08 July 2006

Philosophy and Energy

It is interesting to note that there is scarcely a well developed concept of energy throughout the entire history of philosophy. To be sure, the concept of will and force as developed by Schopenhauer and Nietzsche points in the direction of a philosophical conception of energy. Similarly, we find the rudiments of a concept of energy in Deleuze's account of intensity, but the idea of energy has generally remained in the background of philosophical thought. This is tremendously curious given how important energy and energy-related concepts are throughout life and the world. For instance, could it be that philosophy has little to say about work (beyond Levinas and Marx), due to an absence of any well developed discourse on energy in philosophy? Moreover, what poorly posed problems emerge as a result of a failure to conceptualize energy? For instance, in criticizing the traditional opposition between pure form and brute matter, Simondon instead argues that "putting into form" or morphogenesis is the result of an operation common to form and matter in a system where the energetic condition is essential in animating the potentialities of a system to actualize itself in a particular way. Thus, for example, in the movement from clay to a brick, the molecules of the brick are made to relate to one another in a particular way as a result of the energetic conditions of heat and force. So long as we do not take these energetic factors immanent in matter into account, we see the actualization of the formed brick as the imposition of a pure form from the outside and not an immanent potentiality of the brick.

These issues might sound remote from the concerns of social theory, but do we not find individuated social forms being thought in a similar abstract way in the opposition between structure and the inhabitants of the structure? Here stucture is thought as a form the actualized inhabitants of the structure in the same way Plato thought form as preceding individuals; yet what if structure, as Bourdieu argues, is instead a product of a set of material properties?

Despite the fact that philosophy has made tremendous strides in overcoming the primacy of the representational subject in the last hundred years, it seems to me that a good deal of theory continues to think under this paradigm. In the opening lines of the Metaphysics, Aristotle writes that, "All men by nature desire to know. An indication of this is the delight we take in our senses; for even apart from their usefulness they are loved for themselves; and above all others the sense of sight. For not only with a view to action, but even when we are not going to do anything, we prefer seeing (one might say) to everything else. The reason is that this, most of all the senses, makes us know and brings to light many differences between things." There's a sense in which a theorist is a disembodied eye. While I certainly agree with Aristotle's thesis that vision brings to light many differences among things, the relevant question is whether it brings to light the right or relevant differences.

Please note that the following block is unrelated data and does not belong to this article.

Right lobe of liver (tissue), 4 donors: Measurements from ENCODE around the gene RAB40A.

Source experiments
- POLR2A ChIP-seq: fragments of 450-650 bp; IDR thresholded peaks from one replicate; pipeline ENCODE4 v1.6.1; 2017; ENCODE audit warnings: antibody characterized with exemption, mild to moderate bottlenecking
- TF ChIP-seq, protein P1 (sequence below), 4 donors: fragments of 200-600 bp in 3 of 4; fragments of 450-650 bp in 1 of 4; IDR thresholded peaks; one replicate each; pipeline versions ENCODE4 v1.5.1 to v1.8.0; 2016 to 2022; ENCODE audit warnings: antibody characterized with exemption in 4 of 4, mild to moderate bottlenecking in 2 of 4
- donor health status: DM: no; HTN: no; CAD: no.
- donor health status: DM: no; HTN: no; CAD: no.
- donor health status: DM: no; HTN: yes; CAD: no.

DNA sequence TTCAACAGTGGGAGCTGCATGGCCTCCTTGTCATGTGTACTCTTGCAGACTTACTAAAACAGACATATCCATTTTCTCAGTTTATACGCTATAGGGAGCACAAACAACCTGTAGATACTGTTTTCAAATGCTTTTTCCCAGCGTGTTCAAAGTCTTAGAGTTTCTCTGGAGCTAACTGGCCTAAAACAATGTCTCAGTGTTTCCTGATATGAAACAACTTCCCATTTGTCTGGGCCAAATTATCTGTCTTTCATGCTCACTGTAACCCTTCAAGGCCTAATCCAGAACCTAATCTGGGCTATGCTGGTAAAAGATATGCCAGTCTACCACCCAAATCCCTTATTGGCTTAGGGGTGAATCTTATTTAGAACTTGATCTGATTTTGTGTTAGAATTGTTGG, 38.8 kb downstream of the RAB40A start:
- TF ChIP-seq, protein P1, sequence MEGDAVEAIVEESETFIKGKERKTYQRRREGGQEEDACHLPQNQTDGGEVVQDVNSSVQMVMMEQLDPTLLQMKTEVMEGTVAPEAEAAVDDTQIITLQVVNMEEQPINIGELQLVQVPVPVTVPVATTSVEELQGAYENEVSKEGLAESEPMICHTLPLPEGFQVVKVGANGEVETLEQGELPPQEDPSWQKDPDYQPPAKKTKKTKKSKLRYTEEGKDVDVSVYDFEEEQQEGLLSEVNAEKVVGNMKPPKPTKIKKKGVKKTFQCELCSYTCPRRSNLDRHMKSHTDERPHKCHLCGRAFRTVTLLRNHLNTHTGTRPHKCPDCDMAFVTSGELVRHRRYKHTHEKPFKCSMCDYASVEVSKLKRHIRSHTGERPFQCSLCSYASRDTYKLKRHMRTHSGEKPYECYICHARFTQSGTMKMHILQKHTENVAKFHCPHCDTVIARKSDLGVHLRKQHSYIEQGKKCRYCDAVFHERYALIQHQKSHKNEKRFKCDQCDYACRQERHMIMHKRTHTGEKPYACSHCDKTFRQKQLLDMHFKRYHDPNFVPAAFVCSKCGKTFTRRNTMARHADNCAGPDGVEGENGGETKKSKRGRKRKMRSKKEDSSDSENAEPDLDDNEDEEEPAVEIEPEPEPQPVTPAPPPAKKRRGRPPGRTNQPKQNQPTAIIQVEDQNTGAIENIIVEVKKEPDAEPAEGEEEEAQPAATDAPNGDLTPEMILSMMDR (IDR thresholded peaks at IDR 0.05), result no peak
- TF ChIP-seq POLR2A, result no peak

Aristotle was very clear about the importance of leisure for thought, but following Bourdieu, we might wonder whether leisure doesn't bring its own set of distortions. In seeing I take everything in "at a glance", encountering the thing in its actualized form. In vision I am disengaged and separate from the object that I view, passively contemplating it rather than working on it. As a result, I do not have the phenomenological experiences of exertion and fatigue that occur in engaging with the world (energetic concepts). Is there a fatigue (again an energetics) of vision? Vision tends to encounter entities in static and frozen poses (and prefers them this way), rather than as undergoing change, variation, and movement. How many conceptual distortions emerge as a result of the theorists stance of passivity and passive onlooker, rather than as engaged subject in the world? Is there a way in which the concept of energy is so absent in the history of philosophy precisely because philosophers have, by and large, tended to be disengaged from active participation in the world, and because energy is not the sort of thing that can be readily brought before a phenomenological gaze or made present to consciousness? I do not, for instance, see a change in temperature, but only the morphological results or products of that change (boiling water, steam, ice, etc). If I place my emphasis on that which can be brought before intuition, I am then left with a huge mystery as to why or how qualities emerge and new structural relations are engendered. At the level of social structures, I am left with the impression that it is impossible to change structures as all of the elements depend on one another in a system of reciprocal relations and imply one another, all the while ignoring the way social structures undergo radical systematic change when energetic conditions are transformed in times of war, famine, sudden prosperity and invention, etc. Such problems emerge as a result of discerning structures atemporally and abstractly from the outside, rather than as immanent processes continuously producing themselves and requiring certain energetic conditions to maintain themselves.